Central Sleep Apnea occurs when communication between the brain and the central nervous system has a problem communicating when you are sleep. Moreover, because you’re not told to breathe you are holding your breath until you gasp for air.
The last type of sleep apnea is mixed. This happens to be a combination of OSA and CSA. This is the most severe.
Some easy to recognize symptoms are:
- Headaches first thing in the morning
- Snoring so loud you wake yourself up or others
- Excessive sleepiness during the day
- An inability to focus on tasks during the day
These are just a few, there are many more, speak with your primary care doctor if you are experiencing these symptoms.
Who is at Risk for Sleep Apnea?
Just like anything health-related, there are risk factors that increase your chances of having sleep apnea, so you must pay attention so you can see the signs and get help if needed.
A study showed that 4% of men and 2% of women have sleep apnea however only about 10% seek help and treatment. This leaves so many people vulnerable to long-term health problems because of sleep apnea.
Obstructive sleep apnea:
- Being a male but as mentioned early women can have OSA to, higher likelihood after menopause.
- Being an older adult, OSA happens more commonly in older people.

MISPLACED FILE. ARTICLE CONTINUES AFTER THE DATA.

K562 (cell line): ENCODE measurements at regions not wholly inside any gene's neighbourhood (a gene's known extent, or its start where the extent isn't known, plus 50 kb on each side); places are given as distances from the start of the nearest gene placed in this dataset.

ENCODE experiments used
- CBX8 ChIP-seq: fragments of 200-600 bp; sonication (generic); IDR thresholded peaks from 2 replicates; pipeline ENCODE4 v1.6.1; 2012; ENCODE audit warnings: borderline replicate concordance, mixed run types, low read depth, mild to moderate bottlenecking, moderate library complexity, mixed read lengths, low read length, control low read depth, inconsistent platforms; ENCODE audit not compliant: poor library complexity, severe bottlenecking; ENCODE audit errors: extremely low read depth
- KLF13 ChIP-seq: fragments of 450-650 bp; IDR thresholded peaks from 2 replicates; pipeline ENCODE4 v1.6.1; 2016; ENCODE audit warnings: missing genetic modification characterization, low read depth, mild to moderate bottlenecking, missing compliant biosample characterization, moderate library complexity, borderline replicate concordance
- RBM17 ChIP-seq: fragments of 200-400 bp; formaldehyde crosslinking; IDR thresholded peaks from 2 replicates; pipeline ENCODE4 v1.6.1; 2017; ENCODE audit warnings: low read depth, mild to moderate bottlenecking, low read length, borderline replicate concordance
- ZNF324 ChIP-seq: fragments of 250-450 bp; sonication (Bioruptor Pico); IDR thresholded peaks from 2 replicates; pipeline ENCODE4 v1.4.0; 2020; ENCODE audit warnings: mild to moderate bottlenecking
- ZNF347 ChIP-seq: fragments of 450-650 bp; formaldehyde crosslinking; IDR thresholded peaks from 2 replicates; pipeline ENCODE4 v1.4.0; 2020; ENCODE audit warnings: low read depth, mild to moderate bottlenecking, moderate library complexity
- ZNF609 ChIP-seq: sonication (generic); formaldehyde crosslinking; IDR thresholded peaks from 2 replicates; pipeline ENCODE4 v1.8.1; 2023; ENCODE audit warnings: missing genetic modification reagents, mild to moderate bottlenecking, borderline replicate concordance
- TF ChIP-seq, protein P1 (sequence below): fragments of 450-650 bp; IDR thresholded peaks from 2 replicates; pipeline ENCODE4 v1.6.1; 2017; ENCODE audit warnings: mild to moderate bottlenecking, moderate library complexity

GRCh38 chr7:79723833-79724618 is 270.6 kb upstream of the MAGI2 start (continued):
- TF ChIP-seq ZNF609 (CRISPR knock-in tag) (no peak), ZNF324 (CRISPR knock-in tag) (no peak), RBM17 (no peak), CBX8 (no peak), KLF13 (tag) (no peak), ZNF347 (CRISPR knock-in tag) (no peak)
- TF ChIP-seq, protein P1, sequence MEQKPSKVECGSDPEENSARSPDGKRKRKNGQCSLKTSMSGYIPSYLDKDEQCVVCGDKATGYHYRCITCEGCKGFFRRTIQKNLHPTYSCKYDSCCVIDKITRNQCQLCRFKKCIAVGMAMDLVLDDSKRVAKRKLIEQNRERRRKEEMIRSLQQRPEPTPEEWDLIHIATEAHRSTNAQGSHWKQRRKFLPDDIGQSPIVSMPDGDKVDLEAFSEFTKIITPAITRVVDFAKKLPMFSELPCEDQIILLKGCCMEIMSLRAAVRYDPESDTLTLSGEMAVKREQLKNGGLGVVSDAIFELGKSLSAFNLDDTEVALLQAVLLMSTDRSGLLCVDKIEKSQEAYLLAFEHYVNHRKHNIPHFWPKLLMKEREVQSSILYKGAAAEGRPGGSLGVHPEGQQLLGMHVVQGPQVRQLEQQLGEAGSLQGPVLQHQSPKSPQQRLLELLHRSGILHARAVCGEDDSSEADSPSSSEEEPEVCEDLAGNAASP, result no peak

- Family history plays a huge role if your family member has it you are at risk
- Smoking increases your risk by more than 3 times what it would be if you did not smoke
- Nasal problems increase chances, whether allergies or anatomical issues, this increases the risk.
Central Sleep Apnea:
- Age plays a part, being older is a risk factor
- Having a heart disorder increases your risk. For example, CHF (congestive heart failure).
- Using narcotics and opioid medication can easily suppress the nervous system which increases the risk for CSA. For example, Methadone would increase the risk.
What is happening inside your body?
It’s time to discuss what’s happening inside your body when you have sleep apnea. As we said earlier sleep apnea stops you from breathing as you sleep. This begins to cut the oxygen supply to your brain.